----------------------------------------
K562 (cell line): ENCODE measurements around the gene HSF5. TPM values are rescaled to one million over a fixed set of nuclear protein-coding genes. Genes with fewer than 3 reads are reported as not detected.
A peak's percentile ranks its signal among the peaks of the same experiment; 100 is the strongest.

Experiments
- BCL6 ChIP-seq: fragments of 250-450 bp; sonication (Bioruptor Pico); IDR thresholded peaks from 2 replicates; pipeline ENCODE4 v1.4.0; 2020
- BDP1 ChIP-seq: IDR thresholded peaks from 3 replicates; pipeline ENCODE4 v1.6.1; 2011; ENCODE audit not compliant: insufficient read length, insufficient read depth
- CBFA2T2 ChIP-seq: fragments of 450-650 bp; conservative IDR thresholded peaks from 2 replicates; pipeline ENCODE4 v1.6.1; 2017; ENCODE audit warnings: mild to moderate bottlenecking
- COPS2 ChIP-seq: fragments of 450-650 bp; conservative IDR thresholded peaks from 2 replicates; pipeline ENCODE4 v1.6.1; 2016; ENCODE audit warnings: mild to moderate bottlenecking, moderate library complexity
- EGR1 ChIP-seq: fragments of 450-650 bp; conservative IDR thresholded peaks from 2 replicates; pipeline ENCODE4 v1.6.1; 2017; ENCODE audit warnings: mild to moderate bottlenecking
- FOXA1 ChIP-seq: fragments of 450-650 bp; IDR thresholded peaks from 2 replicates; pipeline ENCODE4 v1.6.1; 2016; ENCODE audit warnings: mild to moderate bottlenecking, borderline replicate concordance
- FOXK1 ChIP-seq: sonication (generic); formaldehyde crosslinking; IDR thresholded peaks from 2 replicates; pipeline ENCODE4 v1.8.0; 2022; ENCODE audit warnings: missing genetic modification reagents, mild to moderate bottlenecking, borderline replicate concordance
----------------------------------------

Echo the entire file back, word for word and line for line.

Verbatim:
K562 (cell line): ENCODE measurements around the gene HSF5. TPM values are rescaled to one million over a fixed set of nuclear protein-coding genes. Genes with fewer than 3 reads are reported as not detected.
A peak's percentile ranks its signal among the peaks of the same experiment; 100 is the strongest.

Experiments
- BCL6 ChIP-seq: fragments of 250-450 bp; sonication (Bioruptor Pico); IDR thresholded peaks from 2 replicates; pipeline ENCODE4 v1.4.0; 2020
- BDP1 ChIP-seq: IDR thresholded peaks from 3 replicates; pipeline ENCODE4 v1.6.1; 2011; ENCODE audit not compliant: insufficient read length, insufficient read depth
- CBFA2T2 ChIP-seq: fragments of 450-650 bp; conservative IDR thresholded peaks from 2 replicates; pipeline ENCODE4 v1.6.1; 2017; ENCODE audit warnings: mild to moderate bottlenecking
- COPS2 ChIP-seq: fragments of 450-650 bp; conservative IDR thresholded peaks from 2 replicates; pipeline ENCODE4 v1.6.1; 2016; ENCODE audit warnings: mild to moderate bottlenecking, moderate library complexity
- EGR1 ChIP-seq: fragments of 450-650 bp; conservative IDR thresholded peaks from 2 replicates; pipeline ENCODE4 v1.6.1; 2017; ENCODE audit warnings: mild to moderate bottlenecking
- FOXA1 ChIP-seq: fragments of 450-650 bp; IDR thresholded peaks from 2 replicates; pipeline ENCODE4 v1.6.1; 2016; ENCODE audit warnings: mild to moderate bottlenecking, borderline replicate concordance
- FOXK1 ChIP-seq: sonication (generic); formaldehyde crosslinking; IDR thresholded peaks from 2 replicates; pipeline ENCODE4 v1.8.0; 2022; ENCODE audit warnings: missing genetic modification reagents, mild to moderate bottlenecking, borderline replicate concordance